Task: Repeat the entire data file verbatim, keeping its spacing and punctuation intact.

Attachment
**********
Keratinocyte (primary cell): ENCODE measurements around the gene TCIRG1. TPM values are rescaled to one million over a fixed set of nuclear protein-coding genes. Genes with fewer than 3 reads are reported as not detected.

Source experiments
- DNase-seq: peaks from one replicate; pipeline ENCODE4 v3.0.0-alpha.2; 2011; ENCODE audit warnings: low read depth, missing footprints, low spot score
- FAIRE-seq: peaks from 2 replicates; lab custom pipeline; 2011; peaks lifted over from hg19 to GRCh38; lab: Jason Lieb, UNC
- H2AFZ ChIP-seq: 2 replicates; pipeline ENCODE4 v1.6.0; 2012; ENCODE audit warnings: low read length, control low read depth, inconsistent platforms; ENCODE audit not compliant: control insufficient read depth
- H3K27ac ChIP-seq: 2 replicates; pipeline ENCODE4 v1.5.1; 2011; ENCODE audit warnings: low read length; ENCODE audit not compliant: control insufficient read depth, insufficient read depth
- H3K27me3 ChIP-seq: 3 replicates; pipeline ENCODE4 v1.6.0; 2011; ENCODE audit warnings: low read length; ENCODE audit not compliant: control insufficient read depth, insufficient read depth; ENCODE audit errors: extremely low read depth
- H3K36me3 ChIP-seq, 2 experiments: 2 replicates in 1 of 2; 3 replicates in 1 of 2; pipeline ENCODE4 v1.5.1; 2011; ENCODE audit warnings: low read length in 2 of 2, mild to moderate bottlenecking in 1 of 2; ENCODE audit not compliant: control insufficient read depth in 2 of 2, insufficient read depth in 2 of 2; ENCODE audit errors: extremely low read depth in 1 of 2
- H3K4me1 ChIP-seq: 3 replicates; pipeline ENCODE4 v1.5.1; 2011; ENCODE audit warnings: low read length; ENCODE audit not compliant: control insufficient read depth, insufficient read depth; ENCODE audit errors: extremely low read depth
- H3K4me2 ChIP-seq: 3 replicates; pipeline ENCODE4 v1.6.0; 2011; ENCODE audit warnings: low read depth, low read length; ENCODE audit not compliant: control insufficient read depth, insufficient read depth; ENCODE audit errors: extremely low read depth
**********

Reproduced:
Keratinocyte (primary cell): ENCODE measurements around the gene TCIRG1. TPM values are rescaled to one million over a fixed set of nuclear protein-coding genes. Genes with fewer than 3 reads are reported as not detected.

Source experiments
- DNase-seq: peaks from one replicate; pipeline ENCODE4 v3.0.0-alpha.2; 2011; ENCODE audit warnings: low read depth, missing footprints, low spot score
- FAIRE-seq: peaks from 2 replicates; lab custom pipeline; 2011; peaks lifted over from hg19 to GRCh38; lab: Jason Lieb, UNC
- H2AFZ ChIP-seq: 2 replicates; pipeline ENCODE4 v1.6.0; 2012; ENCODE audit warnings: low read length, control low read depth, inconsistent platforms; ENCODE audit not compliant: control insufficient read depth
- H3K27ac ChIP-seq: 2 replicates; pipeline ENCODE4 v1.5.1; 2011; ENCODE audit warnings: low read length; ENCODE audit not compliant: control insufficient read depth, insufficient read depth
- H3K27me3 ChIP-seq: 3 replicates; pipeline ENCODE4 v1.6.0; 2011; ENCODE audit warnings: low read length; ENCODE audit not compliant: control insufficient read depth, insufficient read depth; ENCODE audit errors: extremely low read depth
- H3K36me3 ChIP-seq, 2 experiments: 2 replicates in 1 of 2; 3 replicates in 1 of 2; pipeline ENCODE4 v1.5.1; 2011; ENCODE audit warnings: low read length in 2 of 2, mild to moderate bottlenecking in 1 of 2; ENCODE audit not compliant: control insufficient read depth in 2 of 2, insufficient read depth in 2 of 2; ENCODE audit errors: extremely low read depth in 1 of 2
- H3K4me1 ChIP-seq: 3 replicates; pipeline ENCODE4 v1.5.1; 2011; ENCODE audit warnings: low read length; ENCODE audit not compliant: control insufficient read depth, insufficient read depth; ENCODE audit errors: extremely low read depth
- H3K4me2 ChIP-seq: 3 replicates; pipeline ENCODE4 v1.6.0; 2011; ENCODE audit warnings: low read depth, low read length; ENCODE audit not compliant: control insufficient read depth, insufficient read depth; ENCODE audit errors: extremely low read depth